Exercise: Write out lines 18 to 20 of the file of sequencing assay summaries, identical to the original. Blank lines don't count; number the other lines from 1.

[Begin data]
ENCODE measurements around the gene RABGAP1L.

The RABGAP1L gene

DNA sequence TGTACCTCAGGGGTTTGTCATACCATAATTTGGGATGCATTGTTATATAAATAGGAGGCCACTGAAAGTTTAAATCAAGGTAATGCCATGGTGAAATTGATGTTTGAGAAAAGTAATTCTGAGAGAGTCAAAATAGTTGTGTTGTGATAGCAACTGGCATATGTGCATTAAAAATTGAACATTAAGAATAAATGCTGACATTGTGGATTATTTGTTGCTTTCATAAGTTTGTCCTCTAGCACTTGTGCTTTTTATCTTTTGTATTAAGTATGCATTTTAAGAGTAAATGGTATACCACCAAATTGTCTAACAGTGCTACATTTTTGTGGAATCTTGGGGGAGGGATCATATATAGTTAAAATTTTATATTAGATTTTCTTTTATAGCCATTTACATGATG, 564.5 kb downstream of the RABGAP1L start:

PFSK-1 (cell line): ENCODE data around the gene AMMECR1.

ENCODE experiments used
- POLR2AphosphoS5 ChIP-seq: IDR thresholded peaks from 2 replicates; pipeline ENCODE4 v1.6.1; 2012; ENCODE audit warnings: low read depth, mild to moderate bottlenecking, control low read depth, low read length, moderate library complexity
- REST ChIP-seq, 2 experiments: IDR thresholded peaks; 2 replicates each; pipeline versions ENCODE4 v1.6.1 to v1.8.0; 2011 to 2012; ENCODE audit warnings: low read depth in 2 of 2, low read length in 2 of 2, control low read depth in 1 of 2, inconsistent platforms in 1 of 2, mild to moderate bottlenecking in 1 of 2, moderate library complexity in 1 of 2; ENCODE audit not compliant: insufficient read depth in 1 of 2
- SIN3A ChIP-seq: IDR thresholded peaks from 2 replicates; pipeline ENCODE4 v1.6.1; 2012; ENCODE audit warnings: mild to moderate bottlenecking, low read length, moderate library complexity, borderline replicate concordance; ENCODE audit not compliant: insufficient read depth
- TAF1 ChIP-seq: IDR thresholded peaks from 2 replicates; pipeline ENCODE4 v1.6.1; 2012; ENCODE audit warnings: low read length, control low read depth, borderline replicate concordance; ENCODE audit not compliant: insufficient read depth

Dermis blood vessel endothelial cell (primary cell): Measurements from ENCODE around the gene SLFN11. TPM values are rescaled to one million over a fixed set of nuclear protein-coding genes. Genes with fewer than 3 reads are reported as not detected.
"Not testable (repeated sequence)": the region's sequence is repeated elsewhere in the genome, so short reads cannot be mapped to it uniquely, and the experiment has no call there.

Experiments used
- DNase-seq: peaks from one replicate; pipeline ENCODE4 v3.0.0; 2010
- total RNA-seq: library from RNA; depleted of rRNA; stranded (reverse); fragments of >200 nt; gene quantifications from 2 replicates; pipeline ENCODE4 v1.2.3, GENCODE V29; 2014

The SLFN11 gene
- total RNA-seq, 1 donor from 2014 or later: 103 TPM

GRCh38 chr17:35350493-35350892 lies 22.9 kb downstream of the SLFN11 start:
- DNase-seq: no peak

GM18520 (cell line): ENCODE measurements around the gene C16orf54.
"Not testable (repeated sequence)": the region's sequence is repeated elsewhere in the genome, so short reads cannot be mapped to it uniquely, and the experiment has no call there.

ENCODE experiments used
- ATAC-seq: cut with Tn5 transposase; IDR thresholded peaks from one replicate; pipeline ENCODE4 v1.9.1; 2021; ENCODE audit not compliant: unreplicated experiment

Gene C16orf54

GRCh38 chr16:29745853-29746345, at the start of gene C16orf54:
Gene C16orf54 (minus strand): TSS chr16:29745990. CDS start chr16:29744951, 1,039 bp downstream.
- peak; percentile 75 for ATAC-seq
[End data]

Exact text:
- DNase-seq: no peak

GM18520 (cell line): ENCODE measurements around the gene C16orf54.
"Not testable (repeated sequence)": the region's sequence is repeated elsewhere in the genome, so short reads cannot be mapped to it uniquely, and the experiment has no call there.